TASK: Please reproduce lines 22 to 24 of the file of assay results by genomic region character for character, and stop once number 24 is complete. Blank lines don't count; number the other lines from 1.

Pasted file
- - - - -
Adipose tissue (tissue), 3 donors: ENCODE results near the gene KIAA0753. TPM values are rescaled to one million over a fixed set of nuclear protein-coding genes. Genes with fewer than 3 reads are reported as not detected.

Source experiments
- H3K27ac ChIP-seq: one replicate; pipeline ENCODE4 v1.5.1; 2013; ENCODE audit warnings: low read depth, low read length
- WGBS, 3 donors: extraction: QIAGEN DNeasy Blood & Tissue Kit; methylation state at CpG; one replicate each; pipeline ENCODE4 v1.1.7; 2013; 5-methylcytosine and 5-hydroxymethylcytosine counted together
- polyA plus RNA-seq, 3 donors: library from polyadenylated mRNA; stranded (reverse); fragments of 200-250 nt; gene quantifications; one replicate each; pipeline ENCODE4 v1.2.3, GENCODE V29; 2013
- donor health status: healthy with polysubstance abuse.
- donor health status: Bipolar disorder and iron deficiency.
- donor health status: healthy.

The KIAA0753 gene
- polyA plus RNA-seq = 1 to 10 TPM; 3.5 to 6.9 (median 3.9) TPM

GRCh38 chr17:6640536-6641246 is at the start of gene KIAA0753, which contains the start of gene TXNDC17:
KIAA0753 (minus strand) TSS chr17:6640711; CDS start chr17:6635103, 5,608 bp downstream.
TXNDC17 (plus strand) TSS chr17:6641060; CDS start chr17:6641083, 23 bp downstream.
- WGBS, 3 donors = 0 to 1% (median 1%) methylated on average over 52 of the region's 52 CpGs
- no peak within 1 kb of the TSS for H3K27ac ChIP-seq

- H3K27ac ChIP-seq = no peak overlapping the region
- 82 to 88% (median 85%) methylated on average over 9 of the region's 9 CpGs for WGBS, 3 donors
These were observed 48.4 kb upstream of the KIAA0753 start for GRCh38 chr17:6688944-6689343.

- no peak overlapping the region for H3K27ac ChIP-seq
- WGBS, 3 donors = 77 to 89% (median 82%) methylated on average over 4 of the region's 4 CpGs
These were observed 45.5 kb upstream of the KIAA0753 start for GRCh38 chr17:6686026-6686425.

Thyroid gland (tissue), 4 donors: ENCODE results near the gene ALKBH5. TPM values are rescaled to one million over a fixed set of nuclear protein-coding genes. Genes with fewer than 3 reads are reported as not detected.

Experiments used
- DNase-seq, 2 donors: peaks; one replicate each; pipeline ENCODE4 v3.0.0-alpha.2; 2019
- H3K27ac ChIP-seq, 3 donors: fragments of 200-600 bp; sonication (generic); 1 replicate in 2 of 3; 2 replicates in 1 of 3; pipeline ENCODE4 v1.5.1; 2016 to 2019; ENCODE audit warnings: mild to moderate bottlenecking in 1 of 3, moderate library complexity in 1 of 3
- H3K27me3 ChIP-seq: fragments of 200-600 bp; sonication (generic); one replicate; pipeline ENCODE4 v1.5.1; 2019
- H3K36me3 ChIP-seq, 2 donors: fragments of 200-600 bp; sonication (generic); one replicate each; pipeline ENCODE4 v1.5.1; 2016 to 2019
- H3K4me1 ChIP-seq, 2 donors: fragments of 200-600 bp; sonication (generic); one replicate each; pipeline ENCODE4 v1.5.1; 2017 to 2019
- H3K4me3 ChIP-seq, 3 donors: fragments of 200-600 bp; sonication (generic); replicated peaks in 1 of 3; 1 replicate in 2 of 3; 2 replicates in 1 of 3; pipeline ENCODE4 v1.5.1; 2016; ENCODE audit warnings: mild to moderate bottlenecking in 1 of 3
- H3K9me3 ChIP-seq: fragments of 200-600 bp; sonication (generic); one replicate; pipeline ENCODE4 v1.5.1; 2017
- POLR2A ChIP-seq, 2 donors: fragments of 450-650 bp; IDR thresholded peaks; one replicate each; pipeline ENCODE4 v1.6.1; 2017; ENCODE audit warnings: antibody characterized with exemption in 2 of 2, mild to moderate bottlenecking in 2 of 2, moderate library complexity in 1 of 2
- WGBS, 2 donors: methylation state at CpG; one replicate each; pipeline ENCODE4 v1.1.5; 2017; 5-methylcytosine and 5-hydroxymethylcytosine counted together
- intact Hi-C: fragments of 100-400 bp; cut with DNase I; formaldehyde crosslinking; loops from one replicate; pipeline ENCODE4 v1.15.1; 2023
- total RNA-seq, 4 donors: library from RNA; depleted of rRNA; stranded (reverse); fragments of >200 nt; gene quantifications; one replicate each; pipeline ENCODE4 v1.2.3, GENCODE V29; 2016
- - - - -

Thyroid gland (tissue), 4 donors: ENCODE results near the gene ALKBH5. TPM values are rescaled to one million over a fixed set of nuclear protein-coding genes. Genes with fewer than 3 reads are reported as not detected.

Experiments used
- DNase-seq, 2 donors: peaks; one replicate each; pipeline ENCODE4 v3.0.0-alpha.2; 2019